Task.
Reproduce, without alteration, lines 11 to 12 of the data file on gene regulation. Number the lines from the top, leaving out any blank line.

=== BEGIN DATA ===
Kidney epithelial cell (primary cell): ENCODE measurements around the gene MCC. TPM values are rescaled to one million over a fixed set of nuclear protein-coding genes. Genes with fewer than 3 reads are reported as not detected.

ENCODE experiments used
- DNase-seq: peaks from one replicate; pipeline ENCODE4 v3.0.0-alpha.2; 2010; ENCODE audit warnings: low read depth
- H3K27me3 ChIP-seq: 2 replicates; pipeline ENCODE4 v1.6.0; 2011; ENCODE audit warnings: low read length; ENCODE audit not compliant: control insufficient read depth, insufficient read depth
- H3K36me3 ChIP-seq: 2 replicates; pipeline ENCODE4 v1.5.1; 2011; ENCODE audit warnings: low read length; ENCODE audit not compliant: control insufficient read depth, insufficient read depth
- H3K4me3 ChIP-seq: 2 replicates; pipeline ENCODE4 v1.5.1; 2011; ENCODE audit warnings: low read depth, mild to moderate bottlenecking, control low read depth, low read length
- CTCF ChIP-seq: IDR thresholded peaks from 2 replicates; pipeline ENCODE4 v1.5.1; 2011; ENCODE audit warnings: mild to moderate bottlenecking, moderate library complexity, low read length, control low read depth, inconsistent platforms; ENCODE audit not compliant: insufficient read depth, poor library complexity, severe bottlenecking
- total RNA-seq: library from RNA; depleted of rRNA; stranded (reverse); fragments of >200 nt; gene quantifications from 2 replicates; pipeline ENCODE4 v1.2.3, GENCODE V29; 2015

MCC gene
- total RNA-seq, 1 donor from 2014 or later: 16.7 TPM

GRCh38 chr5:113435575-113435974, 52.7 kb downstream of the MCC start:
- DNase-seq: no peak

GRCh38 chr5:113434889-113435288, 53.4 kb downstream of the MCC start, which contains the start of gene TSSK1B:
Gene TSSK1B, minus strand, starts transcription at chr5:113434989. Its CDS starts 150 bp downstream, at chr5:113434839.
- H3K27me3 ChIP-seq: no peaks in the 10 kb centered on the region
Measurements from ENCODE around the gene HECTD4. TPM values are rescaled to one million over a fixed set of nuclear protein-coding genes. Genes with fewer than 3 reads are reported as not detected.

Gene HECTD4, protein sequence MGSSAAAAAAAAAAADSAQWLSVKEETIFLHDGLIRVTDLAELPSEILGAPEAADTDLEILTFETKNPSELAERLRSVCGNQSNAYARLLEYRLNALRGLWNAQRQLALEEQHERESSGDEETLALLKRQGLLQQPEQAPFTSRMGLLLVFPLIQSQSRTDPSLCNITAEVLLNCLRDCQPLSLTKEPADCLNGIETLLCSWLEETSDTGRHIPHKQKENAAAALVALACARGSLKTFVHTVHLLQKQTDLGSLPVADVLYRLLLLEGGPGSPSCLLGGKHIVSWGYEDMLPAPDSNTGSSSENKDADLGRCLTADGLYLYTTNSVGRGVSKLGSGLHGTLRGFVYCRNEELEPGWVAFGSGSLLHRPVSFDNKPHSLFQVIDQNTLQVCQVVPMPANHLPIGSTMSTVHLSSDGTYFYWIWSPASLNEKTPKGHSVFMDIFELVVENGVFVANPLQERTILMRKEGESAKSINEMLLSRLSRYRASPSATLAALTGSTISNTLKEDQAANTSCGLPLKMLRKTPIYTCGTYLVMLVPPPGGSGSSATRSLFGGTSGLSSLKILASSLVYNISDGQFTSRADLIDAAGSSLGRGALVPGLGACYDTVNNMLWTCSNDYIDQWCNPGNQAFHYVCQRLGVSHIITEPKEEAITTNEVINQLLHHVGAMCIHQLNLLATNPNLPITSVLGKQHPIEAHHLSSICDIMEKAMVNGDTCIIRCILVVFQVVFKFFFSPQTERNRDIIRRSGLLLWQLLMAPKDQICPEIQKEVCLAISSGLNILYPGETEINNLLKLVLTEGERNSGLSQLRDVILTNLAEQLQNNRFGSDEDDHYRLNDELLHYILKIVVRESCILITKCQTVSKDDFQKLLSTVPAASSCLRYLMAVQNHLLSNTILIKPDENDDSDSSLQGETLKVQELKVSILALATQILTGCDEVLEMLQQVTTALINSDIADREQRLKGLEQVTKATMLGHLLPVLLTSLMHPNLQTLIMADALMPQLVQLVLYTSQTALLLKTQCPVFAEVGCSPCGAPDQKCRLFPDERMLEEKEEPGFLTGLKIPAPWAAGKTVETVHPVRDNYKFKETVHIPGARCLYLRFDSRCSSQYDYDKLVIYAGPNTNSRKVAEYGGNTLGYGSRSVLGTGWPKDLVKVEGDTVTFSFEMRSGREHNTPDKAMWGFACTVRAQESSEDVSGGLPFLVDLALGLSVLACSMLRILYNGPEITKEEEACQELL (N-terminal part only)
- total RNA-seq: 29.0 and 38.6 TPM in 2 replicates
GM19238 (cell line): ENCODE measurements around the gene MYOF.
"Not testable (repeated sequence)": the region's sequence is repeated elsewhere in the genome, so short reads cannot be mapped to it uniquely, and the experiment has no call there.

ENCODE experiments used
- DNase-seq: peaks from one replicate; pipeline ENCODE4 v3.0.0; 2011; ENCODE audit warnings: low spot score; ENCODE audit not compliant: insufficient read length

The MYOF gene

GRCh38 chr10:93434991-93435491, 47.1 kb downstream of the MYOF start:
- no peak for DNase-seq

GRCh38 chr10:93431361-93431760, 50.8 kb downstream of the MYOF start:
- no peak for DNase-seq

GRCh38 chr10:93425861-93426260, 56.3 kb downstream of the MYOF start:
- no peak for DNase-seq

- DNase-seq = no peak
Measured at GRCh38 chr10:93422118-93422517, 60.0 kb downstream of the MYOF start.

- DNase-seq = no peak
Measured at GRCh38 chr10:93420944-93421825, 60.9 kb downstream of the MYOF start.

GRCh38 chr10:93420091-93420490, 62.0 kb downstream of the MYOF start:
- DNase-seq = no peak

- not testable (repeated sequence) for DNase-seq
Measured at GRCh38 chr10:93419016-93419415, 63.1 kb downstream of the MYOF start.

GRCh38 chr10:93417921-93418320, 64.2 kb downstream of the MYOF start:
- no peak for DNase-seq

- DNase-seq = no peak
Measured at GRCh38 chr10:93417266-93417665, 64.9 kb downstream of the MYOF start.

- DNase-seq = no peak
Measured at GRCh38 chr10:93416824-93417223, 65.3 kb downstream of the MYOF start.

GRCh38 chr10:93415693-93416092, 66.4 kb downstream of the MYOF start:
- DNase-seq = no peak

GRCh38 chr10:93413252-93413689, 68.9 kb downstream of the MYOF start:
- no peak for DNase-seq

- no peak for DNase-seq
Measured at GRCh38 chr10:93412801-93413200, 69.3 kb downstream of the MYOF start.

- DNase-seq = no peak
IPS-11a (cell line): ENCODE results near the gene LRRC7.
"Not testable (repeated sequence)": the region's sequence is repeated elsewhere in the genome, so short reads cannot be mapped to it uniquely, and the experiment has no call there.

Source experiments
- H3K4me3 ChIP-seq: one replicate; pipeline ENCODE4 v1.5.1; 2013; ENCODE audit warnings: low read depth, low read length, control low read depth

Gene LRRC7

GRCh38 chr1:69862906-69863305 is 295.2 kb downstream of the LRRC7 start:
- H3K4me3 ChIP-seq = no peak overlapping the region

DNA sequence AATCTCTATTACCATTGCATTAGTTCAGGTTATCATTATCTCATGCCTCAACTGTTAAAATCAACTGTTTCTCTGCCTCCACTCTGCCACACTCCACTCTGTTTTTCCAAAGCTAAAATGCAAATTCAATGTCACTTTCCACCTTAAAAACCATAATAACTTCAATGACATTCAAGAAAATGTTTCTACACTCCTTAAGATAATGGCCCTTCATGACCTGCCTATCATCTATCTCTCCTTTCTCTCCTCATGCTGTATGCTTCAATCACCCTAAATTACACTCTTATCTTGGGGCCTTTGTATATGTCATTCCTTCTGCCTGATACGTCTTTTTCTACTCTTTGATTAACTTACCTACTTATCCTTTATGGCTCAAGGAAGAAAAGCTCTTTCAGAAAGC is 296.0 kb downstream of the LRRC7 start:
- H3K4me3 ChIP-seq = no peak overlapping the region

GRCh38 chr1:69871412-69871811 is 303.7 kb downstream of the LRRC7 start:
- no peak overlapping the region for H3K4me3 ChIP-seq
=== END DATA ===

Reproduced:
GRCh38 chr5:113435575-113435974, 52.7 kb downstream of the MCC start:
- DNase-seq: no peak